People on diets at any given time, it’s not my problem that you “can’t” have whatever it is I choose to be eating, whether it’s a flatbread with egg and whatnot or a brownie or any number of things on the assorted lists of “bad” things. It’s not my problem that you’ve bought into the horseshit pumped out there about how you have no “willpower” or “self-control”. When you prattle on about how “bad” you are for eating something that involves fat or sugar or white flour or chocolate, I’m not going to comfort you and tell you you’re okay and you can work it off on the treadmill or just have salads for the next 30 days in order to atone for your behavior. I’m sorry that you’ve become terrified of food, but it’s not my problem. I won’t stand over you and shove whatever evil foodstuff you’re avoiding into your face, and I would appreciate it if you could manage to shut your yap – I mean, maintain a polite silence – when I’m enjoying whatever I’ve chosen to enjoy. I’d love it if you could manage to have a meal or a conversation or whatever that doesn’t ultimately turn into a conversation about your diet and workout plan and how you’ve been “good” or “bad” in any given week. You're more than welcome to do what you like with your body and your food intake, but perhaps you might want to find someone else to discuss it with.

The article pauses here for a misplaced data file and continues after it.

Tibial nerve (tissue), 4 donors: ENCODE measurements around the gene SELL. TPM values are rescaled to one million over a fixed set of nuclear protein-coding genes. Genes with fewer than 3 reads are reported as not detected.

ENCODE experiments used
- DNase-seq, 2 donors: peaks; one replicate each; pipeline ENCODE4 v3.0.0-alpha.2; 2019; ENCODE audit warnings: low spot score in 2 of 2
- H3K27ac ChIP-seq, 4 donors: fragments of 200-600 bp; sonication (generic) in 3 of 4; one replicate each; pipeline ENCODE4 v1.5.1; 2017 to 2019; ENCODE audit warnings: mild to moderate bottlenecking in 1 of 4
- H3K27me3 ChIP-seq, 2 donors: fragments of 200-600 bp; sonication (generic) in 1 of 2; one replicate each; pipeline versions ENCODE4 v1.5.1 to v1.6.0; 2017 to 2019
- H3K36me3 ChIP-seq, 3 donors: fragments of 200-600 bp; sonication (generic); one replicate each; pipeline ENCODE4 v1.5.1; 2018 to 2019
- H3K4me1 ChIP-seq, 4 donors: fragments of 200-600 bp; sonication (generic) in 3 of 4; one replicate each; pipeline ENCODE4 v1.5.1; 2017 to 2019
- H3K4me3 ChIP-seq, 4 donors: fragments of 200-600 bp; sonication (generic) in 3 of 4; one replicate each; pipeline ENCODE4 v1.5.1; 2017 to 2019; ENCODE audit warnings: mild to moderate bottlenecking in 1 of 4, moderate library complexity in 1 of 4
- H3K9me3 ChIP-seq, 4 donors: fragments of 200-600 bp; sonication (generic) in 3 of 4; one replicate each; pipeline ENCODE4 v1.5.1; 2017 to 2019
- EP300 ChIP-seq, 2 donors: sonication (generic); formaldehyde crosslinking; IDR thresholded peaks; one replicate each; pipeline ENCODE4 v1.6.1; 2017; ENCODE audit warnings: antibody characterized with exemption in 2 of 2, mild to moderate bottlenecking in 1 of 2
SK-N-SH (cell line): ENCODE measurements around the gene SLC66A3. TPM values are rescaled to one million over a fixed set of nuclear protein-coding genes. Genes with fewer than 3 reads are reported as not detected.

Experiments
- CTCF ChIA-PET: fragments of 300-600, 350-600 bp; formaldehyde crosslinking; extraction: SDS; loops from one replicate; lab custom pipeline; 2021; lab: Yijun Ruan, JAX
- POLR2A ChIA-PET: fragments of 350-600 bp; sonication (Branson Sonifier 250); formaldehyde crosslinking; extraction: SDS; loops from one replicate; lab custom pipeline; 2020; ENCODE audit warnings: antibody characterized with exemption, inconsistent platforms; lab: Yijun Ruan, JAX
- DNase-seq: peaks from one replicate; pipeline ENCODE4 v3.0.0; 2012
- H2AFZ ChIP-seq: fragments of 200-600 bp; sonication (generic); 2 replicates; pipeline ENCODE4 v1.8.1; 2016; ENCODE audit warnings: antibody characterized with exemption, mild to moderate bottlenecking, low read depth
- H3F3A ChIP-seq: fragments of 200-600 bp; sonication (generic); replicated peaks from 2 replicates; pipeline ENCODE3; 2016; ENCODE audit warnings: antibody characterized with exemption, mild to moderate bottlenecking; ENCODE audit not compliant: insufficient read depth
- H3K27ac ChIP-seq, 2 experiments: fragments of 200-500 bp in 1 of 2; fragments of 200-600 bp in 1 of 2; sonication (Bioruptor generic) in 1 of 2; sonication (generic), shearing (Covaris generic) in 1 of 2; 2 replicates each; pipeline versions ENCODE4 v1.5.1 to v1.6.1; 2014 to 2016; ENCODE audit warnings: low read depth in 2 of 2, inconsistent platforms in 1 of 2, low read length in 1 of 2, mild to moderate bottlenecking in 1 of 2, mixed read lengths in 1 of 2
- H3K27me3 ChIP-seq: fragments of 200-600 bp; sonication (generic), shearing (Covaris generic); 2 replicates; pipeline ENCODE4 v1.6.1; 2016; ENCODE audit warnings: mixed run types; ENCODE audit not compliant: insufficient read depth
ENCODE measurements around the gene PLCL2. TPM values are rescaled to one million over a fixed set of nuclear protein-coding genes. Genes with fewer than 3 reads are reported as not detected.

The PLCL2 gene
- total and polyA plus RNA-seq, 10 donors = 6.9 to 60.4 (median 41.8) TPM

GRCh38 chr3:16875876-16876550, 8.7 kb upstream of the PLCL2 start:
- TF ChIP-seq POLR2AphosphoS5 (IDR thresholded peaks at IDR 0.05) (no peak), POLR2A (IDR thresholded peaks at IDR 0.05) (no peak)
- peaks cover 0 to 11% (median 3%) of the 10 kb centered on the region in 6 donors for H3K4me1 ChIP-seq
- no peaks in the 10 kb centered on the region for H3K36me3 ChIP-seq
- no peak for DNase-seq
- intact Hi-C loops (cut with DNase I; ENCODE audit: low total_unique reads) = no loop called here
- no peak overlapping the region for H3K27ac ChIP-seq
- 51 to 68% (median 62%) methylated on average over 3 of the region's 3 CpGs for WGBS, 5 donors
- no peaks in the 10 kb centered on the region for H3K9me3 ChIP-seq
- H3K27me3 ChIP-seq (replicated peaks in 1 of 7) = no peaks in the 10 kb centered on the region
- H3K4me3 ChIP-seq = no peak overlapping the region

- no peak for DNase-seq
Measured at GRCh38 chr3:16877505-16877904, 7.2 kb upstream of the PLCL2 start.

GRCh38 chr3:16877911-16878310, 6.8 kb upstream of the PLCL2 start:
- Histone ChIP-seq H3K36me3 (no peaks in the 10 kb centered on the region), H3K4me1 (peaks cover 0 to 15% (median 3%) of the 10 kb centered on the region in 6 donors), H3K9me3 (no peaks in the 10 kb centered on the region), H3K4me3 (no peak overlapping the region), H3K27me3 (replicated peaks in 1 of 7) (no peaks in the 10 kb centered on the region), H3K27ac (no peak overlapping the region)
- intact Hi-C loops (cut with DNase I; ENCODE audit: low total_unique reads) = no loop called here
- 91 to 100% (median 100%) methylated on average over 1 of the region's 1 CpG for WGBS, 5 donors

Meanwhile, over at Roger Ebert's reviews, he reviews a documentary called “Forks Over Knives” which is a doc in the vein of Morgan Spurlock’s “Supersize Me” where he ate nothing but McDonald’s for a month and, like, turned into the Grimace or some shit. Never mind that a vast majority of humanity doesn’t eat McDonald’s for every meal, but whatever. “Forks Over Knives” is about how animal protein is wrong and everyone should eat a plant-based diet and four people with assorted illnesses are magically transformed into healthy (read: virtuous and good) human beings because they ate fruits and vegetables and shunned the evil animal proteins and dairy and sugar. I’m quite sure that the doc doesn’t touch on concepts like privilege or access or that sort of thing because so often the “you’re an asshole if you don’t eat perfectly” movement doesn’t go anywhere near realizing that not everyone is a middle-class white person. But what bothered me was Roger Ebert’s belief that he was “weak and lazy” back in his fat days and the underlying tone that because he didn’t eat “correctly”, he brought his illness (the cancer that took his jaw) upon himself.